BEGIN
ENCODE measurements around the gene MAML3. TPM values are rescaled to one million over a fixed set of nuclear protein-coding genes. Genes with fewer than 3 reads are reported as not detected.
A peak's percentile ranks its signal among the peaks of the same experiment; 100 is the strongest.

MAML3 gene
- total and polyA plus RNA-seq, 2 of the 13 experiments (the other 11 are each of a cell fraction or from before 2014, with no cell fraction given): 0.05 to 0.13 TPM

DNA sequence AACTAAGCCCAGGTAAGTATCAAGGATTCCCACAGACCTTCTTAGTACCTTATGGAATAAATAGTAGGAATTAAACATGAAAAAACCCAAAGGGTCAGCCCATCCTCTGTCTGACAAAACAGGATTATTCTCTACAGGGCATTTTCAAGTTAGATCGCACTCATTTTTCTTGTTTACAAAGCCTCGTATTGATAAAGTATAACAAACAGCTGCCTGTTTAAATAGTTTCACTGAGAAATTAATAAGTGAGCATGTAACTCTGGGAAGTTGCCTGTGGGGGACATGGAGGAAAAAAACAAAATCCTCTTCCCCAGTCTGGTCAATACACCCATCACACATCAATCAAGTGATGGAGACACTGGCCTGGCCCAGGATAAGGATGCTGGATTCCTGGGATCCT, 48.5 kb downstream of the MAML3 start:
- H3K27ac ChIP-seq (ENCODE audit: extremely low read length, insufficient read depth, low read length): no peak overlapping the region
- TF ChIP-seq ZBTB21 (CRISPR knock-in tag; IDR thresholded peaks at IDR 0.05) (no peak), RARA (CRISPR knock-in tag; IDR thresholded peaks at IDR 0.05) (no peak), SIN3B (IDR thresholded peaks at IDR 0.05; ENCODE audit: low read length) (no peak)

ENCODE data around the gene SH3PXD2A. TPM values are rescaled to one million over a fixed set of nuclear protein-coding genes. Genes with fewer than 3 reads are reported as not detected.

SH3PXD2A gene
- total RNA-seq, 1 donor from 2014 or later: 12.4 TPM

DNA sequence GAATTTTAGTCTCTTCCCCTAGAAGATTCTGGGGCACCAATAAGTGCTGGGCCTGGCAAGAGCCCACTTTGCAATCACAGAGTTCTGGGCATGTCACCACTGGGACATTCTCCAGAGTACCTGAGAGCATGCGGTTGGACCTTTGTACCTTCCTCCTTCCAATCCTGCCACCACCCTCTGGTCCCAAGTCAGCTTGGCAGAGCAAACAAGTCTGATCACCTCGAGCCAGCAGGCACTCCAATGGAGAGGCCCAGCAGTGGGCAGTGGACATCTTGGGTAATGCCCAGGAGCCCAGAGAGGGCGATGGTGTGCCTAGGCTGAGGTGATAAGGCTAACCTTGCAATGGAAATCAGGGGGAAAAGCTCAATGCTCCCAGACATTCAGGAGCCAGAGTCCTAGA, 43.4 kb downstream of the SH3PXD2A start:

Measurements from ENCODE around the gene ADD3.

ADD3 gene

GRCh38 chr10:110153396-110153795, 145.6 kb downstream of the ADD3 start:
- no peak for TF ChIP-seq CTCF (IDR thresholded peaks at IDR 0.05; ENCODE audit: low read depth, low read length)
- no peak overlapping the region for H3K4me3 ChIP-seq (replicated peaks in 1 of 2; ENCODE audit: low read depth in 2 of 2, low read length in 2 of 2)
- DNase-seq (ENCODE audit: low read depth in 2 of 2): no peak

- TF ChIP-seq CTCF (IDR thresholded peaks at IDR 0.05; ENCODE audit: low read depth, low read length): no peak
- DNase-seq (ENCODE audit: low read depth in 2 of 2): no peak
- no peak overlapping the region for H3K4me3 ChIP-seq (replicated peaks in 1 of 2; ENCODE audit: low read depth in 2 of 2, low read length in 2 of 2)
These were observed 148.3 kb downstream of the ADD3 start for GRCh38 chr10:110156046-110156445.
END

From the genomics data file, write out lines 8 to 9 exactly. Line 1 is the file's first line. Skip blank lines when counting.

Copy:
ENCODE data around the gene SH3PXD2A. TPM values are rescaled to one million over a fixed set of nuclear protein-coding genes. Genes with fewer than 3 reads are reported as not detected.

SH3PXD2A gene